[A comment on the book “The economy on your doorstep” (TEOYD) by Ayabonga Cawe.]
Acts of violent sabotage and a wave of mass looting engulfed South Africa’s KwaZulu-Natal and Gauteng provinces as I was reading this book. These events were triggered by the imprisonment of former president Jacob Zuma on a charge of contempt of court, but commentators quickly agreed that the structure and state of the economy were central to what was happening. TEOYD is an excellent book by one of the foremost economists in the country who, as a host on South Africa’s most popular English language radio station, has demonstrated a knack for talking economics with Reserve Bank governors as well as casual workers. What insights does it offer that can help us understand the unrest of July 2021?
Without attempting to exhaust its rich offerings, there are some points that struck me.
Cawe raises the issue of local government’s role in the economy and specifically the needed synergy between the economic interventions of local governments and that of their national and provincial counterparts. Readers feel the author’s frustration (exasperation?) with the lack of a clear plan that brings expenditure and especially investment by different levels of government in line with job creation and industrial development. A large and fascinating part of the book lays out the details of what such a plan could look like in Cawe’s origin province of the Eastern Cape. What does this have to do with the unrest? Everything; which becomes clear as we follow Cawe’s argument.
TEOYD locates this absence of a jobs/manufacturing plan within the interlocking of South Africa’s socio-economic structure and policy orientation. At the top of the economic pyramid in the most unequal country in the world sit the owners of the financial, mining, agriculture, retail and diminished manufacturing sectors. They make the money to pay for their palatial doorsteps in Sandton, Stellenbosch and London either from overseas markets or from domestic consumption financed by credit. In other words, this group does not need increased manufacturing output to drive their profits, nor do they need more wage earners to increase spending and profits. Their domination of the economy and policy making is the ultimate block on the growth of manufacturing, which alone can create sustainable jobs and also form the basis for the development of a black capitalist class of significant size and, importantly, with some independence from government service tenders and share subsidies from big capital.
In my view, the unrest of July 2021 is an almost perfect illustration of the forces unleashed as a result of the situation Cawe describes and analyses with the precision of an economist and the popular touch of a radio host. The Zuma group politically represents that section of the Black middle and aspirant capitalist class that is frustrated with being locked out of the ownership of the wealthiest parts of the economy and being reduced to self-enrichment through tenderpreneurship and corruption. As comes through in the book, they are not the bearers of a political-economic programme in support of manufacturing and industrial development. (One of TEOYD’s gripes is the lack of political champions for such an obviously necessary and doable programme.) Instead, they represent a driver of the disconnection between expenditure and industrial development, because they prioritise their own enrichment out of government spending over maximising the development impact of such spending. Nevertheless, TEOYD helps us understand this group by illuminating the dominance of white owned financial capital from where the frustrations of this group stem.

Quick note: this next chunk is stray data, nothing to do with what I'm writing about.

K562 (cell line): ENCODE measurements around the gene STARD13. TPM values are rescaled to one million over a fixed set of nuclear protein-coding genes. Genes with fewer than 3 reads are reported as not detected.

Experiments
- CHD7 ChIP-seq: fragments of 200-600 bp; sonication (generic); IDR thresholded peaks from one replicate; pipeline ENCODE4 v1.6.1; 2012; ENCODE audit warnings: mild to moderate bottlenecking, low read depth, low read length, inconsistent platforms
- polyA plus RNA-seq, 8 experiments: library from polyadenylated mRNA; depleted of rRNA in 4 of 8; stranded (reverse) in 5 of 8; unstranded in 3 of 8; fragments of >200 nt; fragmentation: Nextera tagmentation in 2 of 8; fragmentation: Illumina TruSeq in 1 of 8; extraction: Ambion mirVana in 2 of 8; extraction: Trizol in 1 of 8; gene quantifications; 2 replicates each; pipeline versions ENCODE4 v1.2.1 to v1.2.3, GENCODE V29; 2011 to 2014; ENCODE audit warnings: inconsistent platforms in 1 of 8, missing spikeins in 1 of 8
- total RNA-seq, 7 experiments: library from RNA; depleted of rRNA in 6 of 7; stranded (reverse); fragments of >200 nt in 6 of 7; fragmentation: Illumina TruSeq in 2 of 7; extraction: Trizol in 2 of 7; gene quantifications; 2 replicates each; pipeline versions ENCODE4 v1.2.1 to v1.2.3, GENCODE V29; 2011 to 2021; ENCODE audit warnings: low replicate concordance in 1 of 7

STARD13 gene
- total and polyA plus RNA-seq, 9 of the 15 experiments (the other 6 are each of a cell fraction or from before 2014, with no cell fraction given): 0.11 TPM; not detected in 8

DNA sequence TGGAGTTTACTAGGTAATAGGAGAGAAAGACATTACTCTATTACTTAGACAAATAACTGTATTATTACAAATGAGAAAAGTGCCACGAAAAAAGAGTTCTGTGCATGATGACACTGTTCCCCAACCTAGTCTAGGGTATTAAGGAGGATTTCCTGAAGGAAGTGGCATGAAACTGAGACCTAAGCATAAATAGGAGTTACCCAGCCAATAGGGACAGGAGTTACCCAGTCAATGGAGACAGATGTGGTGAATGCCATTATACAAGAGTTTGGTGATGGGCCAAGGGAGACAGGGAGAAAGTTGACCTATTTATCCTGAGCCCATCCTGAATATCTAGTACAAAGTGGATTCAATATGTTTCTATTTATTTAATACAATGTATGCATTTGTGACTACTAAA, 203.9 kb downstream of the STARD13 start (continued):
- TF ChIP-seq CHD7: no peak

This dominance is politically represented by the Ramaphosa group. The confidence of finance capital in this group was demonstrated by, among other things, the stability of the rand and the ‘nothing to worry about’ message by the Fitch ratings agency. The Ramaphosa group’s ‘restore order’ and more of the same agenda would surprise no one that read TEOYD’s explanation of the faithful embrace between economic policy and finance capital.
Then, the looters. After the initial actions by the Zuma group, masses of people broke into food stores and helped themselves. TEOYD paints the picture of poverty, inequality, unemployment and stagnant development that made such occurrences inevitable. This, the most heartrending aspect of the book, is perhaps its most uncontroversial. The country has been waiting for a megaton explosion for years. This was not it. But no one can say that hungry, jobless people looting shops is a surprise.
Finally, there was another group among the looters about whom TEOYD is at its most helpful and thought provoking. As much as the looting was a classical food riot driven by hunger, that was not the only thing that was happening. There were groups among the looters who arrived with expensive vehicles and targeted flat screen TVs and luxury household goods. One of them included a CEO of a financial company! TEOYD provides insight into this group.
It explains how finance capital drives a culture of consumerism that pushes people to go into debt in order to acquire the latest consumer goods that are tied to hunger not for food but for recognition and status. This group clearly seized the opportunity presented by the unrest and went for the double door fridges and leather couches that they would otherwise have to buy on credit. In Cawe’s telling, financialisation is not something that only happens at the top of the economy. It permeates society and becomes a culture. The CEO looter loading the double fridge into his German sedan is much more a feature of the socio-political landscape than we might have assumed.